1. Big deficits. Under the President’s specific proposals, deficits will total $10 trillion from 2010-2020. Oh, and if existing policies (as defined by the administration) run their course, those deficits would actually be $12 trillion. Those are gigantic numbers. Under either scenario, our debt would grow faster than the economy every single year. That’s simply not sustainable.
2. The Fiscal Commission warning label. Budget-watchers know Table S-1 as the place to go for budget totals. In today’s budget, however, Table S-1 had a new feature: a box describing the President’s Fiscal Commission:
The Administration supports the creation of a Fiscal Commission. The Fiscal Commission is charged with identifying policies to improve the fiscal situation in the medium term and to achieve fiscal sustainability over the long run. Specifically, the Commission is charged with balancing the budget excluding interest payments on the debt by 2015. The result is projected to stabilize the debt-to-GDP ratio at an acceptable level once the economy recovers. The magnitude and timing of the policy measures necessary to achieve this goal are subject to considerable uncertainty and will depend on the evolution of the economy. In addition, the Commission will examine policies to meaningfully improve the long-run fiscal outlook, including changes to address the growth of entitlement spending and the gap between the projected revenues and expenditures of the Federal Government.
I think of this as a warning label because it’s trying to warn readers that the official deficit forecasts are too pessimistic if, and some would say this is a big if, the commission has an impact.
I think the commission is a step in the right direction, and I welcome the President’s willingness to set an intermediate fiscal goal, even as I might quibble about some details. In addition, I wish he had gone further and specified a target for reducing the debt-to-GDP ratio by, say, 2020.
3. The freeze on non-security discretionary spending. When this was announced last week, I was stunned by heat it generated in the blogosphere. Folks on the left decried it as harmful budget cutting in the face of a weak economy, and folks on the right decried is a sham that would have no effect. I spent about an hour trying to figure it out and decided I couldn’t find enough information to have an informed view one way or the other.
Now that the budget is out, I feel vindicated in that view. To fully understand the trajectory of non-security discretionary spending, you need to consider such obscure bits of budget arcana as the obligation limitations used for transportation funding (ob lims, to the initiated), the proposed conversion of Pell grants from discretionary to mandatory spending, the reassignment of bioshield from security to non-security spending, and the fact that Census spending is particularly high in fiscal 2010 because of the decennial census. I haven’t actually crunched the numbers, but that’s not my point tonight. Instead, my point is simply how hard it can sometimes be to match budget reality to budget communications.
4 thoughts on “Initial Thoughts on the President’s Budget”
I’m glad to see you refer to the commission as “a step in the right direction”. I have long advocated a commission, and I would rather see a presidential commission than no commission at all (I would have much preferred a Congressional, statutory commission that would guarantee a vote on any recommendation, either up-or-down or with fiscally neutral amendments, and that would be comprised with a number of non-politician, respected and trusted “wise men” along with members of Congress, and without too large a supermajority requirement for reaching a recommendation).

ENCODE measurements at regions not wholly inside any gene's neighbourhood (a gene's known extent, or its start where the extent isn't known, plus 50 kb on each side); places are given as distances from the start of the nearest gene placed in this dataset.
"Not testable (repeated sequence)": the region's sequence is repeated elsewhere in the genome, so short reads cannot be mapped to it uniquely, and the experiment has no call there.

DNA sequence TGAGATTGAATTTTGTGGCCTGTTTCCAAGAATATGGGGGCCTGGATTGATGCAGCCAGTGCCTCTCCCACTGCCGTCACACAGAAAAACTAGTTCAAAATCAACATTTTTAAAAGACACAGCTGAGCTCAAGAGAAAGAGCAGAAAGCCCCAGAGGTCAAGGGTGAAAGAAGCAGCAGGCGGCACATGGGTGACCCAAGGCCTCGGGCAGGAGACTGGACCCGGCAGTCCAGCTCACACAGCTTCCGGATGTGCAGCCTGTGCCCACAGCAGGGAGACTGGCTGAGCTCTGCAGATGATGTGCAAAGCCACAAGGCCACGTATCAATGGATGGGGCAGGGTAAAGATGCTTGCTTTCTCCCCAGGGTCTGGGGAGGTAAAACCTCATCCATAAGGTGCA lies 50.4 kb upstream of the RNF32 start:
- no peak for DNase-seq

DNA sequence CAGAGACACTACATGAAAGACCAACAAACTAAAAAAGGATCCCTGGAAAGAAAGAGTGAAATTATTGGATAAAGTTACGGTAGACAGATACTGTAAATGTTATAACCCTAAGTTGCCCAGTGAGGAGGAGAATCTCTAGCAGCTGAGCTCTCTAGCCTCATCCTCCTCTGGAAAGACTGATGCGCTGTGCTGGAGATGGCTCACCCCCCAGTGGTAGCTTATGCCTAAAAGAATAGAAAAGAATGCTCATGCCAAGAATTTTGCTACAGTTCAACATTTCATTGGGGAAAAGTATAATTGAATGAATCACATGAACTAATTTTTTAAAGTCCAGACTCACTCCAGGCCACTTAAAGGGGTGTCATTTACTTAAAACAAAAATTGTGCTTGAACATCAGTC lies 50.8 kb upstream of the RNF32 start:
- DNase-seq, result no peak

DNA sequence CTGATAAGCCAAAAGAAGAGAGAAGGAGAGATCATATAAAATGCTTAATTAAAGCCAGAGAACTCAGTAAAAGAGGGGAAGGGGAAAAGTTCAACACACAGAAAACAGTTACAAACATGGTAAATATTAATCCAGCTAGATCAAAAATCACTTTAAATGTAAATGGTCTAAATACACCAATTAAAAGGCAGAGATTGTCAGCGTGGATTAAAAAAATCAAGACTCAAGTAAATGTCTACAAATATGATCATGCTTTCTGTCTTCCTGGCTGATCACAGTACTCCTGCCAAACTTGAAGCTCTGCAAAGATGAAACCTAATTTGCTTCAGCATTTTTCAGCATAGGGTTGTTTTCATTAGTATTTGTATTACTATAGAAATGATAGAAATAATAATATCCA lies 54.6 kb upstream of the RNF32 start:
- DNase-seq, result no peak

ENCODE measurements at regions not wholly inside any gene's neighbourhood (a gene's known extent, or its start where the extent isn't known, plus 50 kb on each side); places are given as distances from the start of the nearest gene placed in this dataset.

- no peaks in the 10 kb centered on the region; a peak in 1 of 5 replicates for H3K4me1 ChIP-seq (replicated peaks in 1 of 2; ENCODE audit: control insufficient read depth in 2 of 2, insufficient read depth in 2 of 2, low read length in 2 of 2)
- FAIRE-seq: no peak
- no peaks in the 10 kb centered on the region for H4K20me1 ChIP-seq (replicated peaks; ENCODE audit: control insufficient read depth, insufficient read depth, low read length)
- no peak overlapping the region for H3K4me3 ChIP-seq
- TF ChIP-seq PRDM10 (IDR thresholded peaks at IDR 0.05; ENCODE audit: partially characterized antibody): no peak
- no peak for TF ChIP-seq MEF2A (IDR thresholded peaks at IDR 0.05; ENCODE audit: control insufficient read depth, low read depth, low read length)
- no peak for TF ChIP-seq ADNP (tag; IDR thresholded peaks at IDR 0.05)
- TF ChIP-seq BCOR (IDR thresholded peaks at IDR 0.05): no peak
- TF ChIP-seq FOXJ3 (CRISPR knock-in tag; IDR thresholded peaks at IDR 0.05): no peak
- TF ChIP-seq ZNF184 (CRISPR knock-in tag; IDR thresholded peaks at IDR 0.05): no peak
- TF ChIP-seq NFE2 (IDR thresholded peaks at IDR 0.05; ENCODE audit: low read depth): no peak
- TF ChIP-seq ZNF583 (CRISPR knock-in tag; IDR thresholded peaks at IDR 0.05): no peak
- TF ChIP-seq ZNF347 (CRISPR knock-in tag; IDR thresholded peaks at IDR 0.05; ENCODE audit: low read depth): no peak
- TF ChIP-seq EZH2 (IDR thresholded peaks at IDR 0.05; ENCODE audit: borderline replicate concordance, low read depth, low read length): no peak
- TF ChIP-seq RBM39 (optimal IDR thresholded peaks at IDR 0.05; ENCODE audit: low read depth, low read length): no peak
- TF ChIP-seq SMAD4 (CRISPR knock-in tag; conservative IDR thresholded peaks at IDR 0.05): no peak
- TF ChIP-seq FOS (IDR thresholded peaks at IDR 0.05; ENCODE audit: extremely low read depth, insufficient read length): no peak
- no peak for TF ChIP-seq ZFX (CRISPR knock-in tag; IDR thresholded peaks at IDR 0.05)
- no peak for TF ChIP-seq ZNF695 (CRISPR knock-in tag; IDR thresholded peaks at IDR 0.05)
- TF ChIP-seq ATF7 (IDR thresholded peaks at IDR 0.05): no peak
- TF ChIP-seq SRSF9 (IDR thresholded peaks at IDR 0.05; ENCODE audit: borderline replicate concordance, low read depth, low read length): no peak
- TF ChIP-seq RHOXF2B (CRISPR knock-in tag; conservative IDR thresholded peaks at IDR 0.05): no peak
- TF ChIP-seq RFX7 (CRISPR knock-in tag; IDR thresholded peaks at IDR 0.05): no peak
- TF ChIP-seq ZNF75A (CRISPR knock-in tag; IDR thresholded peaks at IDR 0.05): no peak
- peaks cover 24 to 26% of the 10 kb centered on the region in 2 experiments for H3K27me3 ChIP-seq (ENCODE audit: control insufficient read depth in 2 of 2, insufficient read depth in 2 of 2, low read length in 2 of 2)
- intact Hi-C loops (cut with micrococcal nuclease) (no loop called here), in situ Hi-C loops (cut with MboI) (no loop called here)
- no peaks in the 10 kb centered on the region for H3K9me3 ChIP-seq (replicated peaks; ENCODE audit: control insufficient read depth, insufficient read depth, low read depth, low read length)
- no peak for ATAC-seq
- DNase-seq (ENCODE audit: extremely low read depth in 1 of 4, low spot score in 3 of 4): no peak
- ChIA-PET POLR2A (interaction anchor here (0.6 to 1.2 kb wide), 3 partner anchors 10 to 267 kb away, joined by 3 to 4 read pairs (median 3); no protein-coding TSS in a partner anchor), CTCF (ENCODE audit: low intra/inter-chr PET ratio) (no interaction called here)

It is critical that Reid and Pelosi (and any other key Congressional figures) state — a priori — publicly and unconditionally that they will bring any commission recommendation to a vote. Conrad claims he has written assurances from Reid and Pelosi http://dmarron.com/2010/01/28/the-debt-limit-is-a-tax-on-the-majority/#comment-1780 . He should make these supposed assurances public, and Obama should press them to announce their commitment publicly and long before the point at which the commission may be ready to present a recommendation (ideally even before the commission begins its work).
Not that the following matters, but I’m just curious. Re: “I think of this as a warning label because it’s trying to warn readers that the official deficit forecasts are too pessimistic”, maybe I’m not getting your meaning, but I think of warning labels as indicating that some stated expectation may be too optimistic, not too pessimistic. If someone tells me he expects my results to be X, I wouldn’t call it a “warning” if he then adds “but your results could be better“. What am I missing?
I haven’t blogged about it yet, but I have gone a step further and become a member of a budget commission:
Re: The warning label idea. I mean it purely in the sense of a communications strategy (is there a more positive equivalent?). Budget forecasts always have tons of asterisks and footnotes (some of which you will see flipping through the summary tables), but those are easily overlooked and quickly forgotten.
In this case, the administration put out budget numbers that don’t include what is arguably its most important budget proposal. That’s a major nuisance, communications-wise. I think it’s interesting that one way they chose to deal with is an unmissable positive-warning label. (Which probably won’t help them that much. Numbers always manage to dissociate themselves from their accompanying words and caveats. But it was a good try.)
Re: I have gone a step further and become a member of a budget commission
Outstanding! Thank you for contributing your time, intellect and insights to that commission. Three thumbs up! (two just wouldn’t suffice)
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